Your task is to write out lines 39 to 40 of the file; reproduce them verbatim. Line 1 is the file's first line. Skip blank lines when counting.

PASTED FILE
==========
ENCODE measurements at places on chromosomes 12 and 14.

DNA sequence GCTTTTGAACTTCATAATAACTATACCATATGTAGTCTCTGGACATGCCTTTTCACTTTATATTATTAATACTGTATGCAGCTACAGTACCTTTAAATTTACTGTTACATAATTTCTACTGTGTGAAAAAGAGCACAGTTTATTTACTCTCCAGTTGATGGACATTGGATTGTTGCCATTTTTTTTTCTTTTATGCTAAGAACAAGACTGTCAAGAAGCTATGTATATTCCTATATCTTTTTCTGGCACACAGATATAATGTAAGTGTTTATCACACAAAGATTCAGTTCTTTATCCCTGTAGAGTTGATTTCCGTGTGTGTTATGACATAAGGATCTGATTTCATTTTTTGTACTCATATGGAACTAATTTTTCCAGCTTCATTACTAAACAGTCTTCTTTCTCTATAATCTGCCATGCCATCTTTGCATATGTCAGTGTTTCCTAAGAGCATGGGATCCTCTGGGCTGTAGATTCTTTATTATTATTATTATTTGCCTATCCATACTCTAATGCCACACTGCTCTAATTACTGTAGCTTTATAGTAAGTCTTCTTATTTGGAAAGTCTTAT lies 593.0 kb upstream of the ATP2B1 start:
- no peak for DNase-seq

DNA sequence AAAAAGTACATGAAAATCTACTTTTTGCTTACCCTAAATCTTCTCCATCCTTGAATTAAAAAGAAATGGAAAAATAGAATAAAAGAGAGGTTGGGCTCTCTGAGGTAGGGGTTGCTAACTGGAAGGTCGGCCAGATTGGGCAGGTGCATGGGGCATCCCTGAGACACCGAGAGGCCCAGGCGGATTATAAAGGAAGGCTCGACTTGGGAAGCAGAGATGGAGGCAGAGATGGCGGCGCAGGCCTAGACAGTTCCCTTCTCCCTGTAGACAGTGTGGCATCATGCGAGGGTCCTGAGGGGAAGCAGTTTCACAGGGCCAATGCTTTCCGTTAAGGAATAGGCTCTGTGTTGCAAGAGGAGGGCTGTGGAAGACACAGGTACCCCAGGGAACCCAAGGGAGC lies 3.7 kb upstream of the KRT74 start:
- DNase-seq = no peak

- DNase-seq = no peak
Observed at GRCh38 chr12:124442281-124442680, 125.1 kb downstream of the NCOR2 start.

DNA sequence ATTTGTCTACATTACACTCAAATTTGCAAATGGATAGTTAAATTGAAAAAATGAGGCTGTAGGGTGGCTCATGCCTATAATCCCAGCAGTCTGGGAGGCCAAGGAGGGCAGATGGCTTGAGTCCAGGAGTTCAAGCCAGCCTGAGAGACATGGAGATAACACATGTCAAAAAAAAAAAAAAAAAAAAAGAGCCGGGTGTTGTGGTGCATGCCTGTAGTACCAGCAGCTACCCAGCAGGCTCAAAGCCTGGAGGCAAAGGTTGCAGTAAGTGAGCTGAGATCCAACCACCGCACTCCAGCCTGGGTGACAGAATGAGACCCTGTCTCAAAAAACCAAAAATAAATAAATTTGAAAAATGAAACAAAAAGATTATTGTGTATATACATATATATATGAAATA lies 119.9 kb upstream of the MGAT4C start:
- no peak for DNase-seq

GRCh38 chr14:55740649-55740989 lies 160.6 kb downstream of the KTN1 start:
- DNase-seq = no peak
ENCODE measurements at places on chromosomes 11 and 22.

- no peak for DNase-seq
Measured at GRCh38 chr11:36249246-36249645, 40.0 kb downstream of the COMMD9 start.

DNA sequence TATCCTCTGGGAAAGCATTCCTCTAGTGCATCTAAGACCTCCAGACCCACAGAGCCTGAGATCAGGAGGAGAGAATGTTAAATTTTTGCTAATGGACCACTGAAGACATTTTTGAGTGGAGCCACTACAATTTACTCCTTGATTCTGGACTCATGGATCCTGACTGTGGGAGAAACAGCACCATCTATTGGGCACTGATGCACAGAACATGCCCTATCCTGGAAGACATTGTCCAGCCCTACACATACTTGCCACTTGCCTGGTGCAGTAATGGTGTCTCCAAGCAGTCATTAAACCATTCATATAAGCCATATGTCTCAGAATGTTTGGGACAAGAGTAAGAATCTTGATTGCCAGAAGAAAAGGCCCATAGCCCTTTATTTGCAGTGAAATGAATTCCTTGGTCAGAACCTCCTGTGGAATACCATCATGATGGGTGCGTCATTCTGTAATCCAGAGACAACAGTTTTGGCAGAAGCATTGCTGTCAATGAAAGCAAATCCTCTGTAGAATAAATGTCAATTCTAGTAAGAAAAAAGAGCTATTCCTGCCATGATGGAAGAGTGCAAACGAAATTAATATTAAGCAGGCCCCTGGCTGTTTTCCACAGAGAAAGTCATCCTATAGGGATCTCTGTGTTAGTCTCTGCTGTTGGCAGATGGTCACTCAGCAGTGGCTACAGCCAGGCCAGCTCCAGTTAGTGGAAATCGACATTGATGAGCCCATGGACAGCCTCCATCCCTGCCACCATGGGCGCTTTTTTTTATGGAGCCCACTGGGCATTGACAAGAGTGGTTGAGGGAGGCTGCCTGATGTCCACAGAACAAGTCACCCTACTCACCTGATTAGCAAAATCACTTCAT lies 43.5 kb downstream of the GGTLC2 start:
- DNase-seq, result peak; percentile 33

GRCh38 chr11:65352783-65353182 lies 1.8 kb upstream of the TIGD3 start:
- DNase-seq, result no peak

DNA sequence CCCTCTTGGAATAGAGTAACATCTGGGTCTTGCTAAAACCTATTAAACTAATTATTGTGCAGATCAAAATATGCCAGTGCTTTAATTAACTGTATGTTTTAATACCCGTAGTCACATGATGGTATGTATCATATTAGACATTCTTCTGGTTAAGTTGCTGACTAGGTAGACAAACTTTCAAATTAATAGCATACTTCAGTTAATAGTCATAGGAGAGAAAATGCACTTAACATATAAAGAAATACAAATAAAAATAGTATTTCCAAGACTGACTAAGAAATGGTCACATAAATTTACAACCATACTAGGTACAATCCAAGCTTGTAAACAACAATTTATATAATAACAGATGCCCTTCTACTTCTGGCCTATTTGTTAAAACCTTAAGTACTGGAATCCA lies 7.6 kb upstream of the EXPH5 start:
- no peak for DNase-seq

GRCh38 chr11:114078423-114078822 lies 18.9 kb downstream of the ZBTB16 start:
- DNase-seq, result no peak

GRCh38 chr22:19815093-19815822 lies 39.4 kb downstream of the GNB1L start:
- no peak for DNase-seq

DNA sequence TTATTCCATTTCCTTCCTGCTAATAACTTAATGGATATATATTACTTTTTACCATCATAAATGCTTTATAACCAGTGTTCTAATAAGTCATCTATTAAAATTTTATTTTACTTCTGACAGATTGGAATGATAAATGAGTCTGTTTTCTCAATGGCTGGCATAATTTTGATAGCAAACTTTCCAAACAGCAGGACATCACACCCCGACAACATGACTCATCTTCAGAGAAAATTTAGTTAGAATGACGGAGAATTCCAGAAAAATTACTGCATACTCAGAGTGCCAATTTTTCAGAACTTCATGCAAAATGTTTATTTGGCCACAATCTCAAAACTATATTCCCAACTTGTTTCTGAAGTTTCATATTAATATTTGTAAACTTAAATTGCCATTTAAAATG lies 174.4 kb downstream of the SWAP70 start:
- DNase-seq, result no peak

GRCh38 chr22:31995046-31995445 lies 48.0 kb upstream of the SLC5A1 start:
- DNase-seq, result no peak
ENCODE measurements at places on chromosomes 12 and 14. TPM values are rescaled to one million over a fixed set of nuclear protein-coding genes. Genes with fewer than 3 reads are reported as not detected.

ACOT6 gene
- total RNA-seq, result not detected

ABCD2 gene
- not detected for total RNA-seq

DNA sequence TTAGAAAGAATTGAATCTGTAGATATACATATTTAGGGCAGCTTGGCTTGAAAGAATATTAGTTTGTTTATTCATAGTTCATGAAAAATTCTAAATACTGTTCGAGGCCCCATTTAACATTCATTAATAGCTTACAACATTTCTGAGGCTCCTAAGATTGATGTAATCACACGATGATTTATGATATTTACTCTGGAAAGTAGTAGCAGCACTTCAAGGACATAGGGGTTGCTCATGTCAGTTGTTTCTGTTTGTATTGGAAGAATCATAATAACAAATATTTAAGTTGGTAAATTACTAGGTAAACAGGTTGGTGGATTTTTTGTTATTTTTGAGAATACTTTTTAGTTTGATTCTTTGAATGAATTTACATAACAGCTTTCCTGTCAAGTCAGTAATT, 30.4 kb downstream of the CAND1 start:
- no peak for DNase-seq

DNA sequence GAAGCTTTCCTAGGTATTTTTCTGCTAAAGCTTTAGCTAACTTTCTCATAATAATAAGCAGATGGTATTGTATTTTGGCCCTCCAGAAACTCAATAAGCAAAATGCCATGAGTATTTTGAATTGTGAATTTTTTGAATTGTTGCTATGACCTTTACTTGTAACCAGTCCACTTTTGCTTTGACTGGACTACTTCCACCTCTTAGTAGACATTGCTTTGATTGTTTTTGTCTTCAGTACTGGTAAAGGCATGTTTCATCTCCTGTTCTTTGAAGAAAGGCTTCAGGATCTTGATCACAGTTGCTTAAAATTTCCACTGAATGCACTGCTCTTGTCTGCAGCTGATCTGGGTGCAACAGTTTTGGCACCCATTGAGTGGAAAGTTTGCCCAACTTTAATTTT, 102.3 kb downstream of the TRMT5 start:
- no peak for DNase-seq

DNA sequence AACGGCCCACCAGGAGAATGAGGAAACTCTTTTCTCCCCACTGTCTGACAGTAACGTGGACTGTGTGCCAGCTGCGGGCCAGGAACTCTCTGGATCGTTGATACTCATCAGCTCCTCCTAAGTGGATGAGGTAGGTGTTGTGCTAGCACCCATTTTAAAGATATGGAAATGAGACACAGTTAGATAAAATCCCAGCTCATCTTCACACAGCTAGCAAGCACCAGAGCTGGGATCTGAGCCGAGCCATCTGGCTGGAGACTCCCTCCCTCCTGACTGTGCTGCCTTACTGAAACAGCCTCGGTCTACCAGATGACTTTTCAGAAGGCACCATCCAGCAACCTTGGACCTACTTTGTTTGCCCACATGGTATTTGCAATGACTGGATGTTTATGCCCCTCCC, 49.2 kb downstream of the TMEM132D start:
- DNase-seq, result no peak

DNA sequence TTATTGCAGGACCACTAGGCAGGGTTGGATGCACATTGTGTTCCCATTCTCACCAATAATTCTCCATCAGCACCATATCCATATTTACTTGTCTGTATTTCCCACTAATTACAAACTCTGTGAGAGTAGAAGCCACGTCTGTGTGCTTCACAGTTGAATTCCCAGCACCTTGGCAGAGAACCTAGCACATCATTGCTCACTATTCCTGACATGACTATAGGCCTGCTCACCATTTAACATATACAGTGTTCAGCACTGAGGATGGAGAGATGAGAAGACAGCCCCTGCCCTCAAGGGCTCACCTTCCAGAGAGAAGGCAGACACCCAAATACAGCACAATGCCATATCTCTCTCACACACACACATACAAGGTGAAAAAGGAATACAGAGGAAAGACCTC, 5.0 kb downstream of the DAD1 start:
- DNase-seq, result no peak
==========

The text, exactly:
- DNase-seq, result no peak

DNA sequence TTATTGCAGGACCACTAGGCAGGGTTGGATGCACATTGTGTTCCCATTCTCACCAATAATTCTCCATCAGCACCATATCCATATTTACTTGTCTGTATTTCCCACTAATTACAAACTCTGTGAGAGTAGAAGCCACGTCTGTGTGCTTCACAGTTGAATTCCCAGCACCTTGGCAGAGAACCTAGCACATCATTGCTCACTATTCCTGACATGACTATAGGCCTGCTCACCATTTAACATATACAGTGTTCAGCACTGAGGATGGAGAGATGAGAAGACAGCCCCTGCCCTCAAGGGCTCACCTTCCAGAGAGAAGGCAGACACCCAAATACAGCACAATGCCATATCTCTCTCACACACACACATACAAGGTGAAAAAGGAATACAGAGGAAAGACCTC, 5.0 kb downstream of the DAD1 start: